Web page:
Erectile Dysfunction (ED) is a significant and common medical condition.
Erectile Dysfunction can be defined as the inability to achieve and/or maintain an erection sufficient for satisfactory sexual activity. Health professionals in general prefer the term "Erectile Dysfunction," which more precisely defines the nature of the condition than does an older word that is sometimes used -- "impotence" -- because the later implies weakness to many people. It is estimated that as many as 100 million men worldwide suffer from ED. However, more than 85% of men with ED don't seek treatment. Among the reasons are the incorrect assumptions that ED is a normal consequence of aging and that there is no treatment available. The truth is that the likelihood of ED does increase with age because the prevalence of the underlying conditions that are associated with ED increases with age. The failure of sufferers to seek treatment is especially unfortunate because ED is a treatable condition and may be a symptom of another underlying medical problem that needs to be treated as well.
Myth: Erectile Dysfunction is uncommon.
Fact: A large health survey in the U.S.A. found 52% of men aged 40 to 70 years had some degree of difficulty achieving and/or maintaining an erection. Approximately 35% had moderate or complete ED.
Myth: The majority of cases of Erectile Dysfunction are psychologically caused.
Fact: Although ED was commonly thought to be linked to psychogenic causes, studies suggest that only 10% to 30% of ED cases are caused by purely psychogenic factors. In the remainder, an organic component, e.g., vascular disorders, structural abnormalities, neurologic damage, or endocrinologic disorders, can be identified. However, psychological factors such as self-confidence, anxiety, and partner relationship problems may also be involved.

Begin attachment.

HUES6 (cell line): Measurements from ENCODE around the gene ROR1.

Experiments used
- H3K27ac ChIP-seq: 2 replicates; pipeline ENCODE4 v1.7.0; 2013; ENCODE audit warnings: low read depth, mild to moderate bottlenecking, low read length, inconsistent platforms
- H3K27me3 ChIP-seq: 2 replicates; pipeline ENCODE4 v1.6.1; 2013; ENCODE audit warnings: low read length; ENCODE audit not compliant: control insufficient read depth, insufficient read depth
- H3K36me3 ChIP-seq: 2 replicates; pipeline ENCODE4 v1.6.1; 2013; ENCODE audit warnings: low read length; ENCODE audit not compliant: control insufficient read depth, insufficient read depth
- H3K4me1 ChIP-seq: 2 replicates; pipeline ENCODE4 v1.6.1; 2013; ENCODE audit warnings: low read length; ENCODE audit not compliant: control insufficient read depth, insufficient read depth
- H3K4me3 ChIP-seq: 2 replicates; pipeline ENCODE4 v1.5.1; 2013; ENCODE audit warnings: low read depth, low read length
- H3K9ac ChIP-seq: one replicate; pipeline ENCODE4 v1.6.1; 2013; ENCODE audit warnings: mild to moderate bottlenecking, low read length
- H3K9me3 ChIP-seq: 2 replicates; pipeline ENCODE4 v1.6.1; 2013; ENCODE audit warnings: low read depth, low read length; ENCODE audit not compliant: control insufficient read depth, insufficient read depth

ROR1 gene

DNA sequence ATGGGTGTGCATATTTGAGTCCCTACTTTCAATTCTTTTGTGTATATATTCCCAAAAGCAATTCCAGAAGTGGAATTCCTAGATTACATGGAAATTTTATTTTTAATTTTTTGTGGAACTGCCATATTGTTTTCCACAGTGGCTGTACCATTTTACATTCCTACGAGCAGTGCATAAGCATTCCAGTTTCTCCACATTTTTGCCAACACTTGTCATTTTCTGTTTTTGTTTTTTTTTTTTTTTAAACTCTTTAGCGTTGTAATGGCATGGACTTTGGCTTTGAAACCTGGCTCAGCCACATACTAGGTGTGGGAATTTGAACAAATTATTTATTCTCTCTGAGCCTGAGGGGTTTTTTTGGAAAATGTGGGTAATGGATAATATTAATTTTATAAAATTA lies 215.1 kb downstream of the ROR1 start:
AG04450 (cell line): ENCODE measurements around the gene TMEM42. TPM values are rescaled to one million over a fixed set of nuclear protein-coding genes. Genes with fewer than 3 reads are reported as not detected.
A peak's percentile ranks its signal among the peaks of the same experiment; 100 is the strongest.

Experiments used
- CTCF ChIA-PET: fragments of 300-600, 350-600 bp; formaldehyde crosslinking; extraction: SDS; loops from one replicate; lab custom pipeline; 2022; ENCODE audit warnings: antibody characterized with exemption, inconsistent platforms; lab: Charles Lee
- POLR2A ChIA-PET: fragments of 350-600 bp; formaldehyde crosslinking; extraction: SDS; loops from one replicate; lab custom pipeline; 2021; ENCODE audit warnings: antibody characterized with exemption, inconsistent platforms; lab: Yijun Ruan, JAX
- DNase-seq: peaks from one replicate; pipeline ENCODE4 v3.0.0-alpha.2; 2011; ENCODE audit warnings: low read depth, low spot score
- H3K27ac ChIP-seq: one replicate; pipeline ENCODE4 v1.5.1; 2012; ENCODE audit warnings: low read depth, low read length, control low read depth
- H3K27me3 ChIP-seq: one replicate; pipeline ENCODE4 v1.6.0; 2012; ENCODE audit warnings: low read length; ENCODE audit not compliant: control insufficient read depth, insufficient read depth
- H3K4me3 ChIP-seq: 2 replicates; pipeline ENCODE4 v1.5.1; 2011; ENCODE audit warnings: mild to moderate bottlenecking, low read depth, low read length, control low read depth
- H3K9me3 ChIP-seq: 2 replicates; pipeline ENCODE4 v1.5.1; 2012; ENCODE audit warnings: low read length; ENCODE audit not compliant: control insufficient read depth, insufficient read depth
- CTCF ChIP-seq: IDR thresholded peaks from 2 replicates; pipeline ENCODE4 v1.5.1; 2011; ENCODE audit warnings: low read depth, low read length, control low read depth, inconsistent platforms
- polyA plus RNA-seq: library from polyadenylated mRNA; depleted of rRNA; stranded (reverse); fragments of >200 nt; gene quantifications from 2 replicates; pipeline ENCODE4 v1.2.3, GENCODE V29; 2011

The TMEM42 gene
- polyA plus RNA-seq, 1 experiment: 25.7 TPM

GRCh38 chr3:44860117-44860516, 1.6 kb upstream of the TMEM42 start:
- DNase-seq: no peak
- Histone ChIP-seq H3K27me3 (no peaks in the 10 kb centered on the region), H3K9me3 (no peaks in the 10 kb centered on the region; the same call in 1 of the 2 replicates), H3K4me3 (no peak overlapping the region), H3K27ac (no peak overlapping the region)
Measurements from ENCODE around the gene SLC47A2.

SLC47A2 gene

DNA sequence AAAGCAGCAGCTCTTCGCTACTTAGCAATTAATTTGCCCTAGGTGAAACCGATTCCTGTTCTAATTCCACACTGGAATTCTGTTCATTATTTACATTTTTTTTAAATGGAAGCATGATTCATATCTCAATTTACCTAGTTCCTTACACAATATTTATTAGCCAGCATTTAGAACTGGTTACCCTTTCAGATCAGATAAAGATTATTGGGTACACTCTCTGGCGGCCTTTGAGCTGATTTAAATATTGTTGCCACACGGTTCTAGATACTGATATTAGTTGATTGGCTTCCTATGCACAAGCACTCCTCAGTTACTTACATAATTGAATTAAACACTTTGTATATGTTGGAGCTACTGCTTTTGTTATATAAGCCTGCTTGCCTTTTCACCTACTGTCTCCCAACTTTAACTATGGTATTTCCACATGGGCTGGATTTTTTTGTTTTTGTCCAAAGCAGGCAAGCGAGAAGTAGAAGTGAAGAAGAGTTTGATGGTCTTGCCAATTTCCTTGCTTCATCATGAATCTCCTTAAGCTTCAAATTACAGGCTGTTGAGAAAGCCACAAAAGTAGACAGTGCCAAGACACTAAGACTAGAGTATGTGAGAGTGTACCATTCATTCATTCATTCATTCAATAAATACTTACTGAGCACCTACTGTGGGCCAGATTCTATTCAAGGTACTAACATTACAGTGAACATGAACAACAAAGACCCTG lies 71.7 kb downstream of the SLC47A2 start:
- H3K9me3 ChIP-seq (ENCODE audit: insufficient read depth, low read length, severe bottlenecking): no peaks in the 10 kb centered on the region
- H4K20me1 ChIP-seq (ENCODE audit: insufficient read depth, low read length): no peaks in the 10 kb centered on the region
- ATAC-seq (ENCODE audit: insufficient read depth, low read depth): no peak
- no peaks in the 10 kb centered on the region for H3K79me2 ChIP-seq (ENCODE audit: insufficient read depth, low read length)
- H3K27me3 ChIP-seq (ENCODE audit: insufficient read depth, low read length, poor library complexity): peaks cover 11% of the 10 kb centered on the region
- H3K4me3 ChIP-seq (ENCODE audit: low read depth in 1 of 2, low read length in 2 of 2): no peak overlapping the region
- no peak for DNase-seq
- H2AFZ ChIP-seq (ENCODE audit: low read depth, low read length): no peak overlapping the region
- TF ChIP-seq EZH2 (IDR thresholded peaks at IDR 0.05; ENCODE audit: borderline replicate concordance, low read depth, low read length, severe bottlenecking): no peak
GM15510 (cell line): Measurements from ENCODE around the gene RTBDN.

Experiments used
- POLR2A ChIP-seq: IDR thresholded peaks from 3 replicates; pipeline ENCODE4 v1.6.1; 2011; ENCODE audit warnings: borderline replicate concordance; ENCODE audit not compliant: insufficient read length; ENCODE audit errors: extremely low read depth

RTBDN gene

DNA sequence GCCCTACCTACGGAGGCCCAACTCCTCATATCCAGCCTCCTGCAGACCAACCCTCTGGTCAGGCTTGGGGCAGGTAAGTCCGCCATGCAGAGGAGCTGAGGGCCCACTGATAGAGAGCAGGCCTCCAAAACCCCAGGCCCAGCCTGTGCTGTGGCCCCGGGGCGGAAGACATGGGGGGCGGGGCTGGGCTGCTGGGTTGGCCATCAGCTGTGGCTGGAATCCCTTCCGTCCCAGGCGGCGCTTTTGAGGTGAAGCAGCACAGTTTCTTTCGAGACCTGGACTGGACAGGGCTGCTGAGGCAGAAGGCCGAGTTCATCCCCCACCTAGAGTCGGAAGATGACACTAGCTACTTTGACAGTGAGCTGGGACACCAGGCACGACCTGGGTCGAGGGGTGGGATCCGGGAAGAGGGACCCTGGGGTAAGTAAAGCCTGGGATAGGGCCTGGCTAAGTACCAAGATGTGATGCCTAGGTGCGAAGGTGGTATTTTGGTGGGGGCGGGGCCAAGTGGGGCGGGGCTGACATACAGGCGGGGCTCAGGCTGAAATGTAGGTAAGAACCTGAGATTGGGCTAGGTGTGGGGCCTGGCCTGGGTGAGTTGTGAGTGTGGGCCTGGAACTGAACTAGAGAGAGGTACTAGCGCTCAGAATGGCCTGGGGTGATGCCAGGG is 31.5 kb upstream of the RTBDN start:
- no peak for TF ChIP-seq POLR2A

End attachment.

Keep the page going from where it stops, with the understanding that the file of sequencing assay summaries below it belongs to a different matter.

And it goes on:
Myth: Erectile Dysfunction is a condition affecting only elderly men.
Fact: By age 50, approximately half of all men experience some degree of ED. In general, the prevalence of ED increases with age, but men retain their erectile ability well beyond their eighties. Age-related conditions and medications used to treat various medical conditions increase the likelihood that ED will occur.
Myth: Erectile Dysfunction is complex to diagnose and treat. Patients should always be referred to a specialist.
Fact: Most cases of ED can be diagnosed and treated. However, a lack of information about ED among the public and health professionals and reluctance by physicians and patients to discuss sexual matters has resulted in patients being denied the benefits of treatment.
Myth: Men must learn to live with ED.
Fact: Effective and well-tolerated treatments are available.
Causes of ED
Many people incorrectly believe that ED is a purely psychological problem. Erectile Dysfunction is primarily physical in origin, but psychological factors, alone or in combination with physical factors, can cause ED. Among the conditions associated with ED are:
- Hardening of the arteries and other vascular disorders that interfere with the flow of blood to the penis and the mechanism of erection
- High cholesterol
- Trauma, including injuries to the pelvis or spinal cord
- Certain types of surgery and radiation therapy
- Multiple sclerosis and other nervous system disorders
- Habits that worsen vascular disorders (e.g., abusing alcohol or smoking)
Current Treatments for ED
Various treatment alternatives are available and you should discuss them with your doctor. A primary care doctor can give a preliminary diagnosis of ED based on a patient history and a physical examination, but may refer a patient to a specialist, such as a urologist. Current treatments for ED include:
- Oral medication
- Intraurethral suppositories
- Injectable drugs
- Vacuum devices
- Penile implants
- Counseling and sex therapy
These methods have varying degrees of effectiveness and tolerability, and are used to treat ED caused by physical or psychological conditions.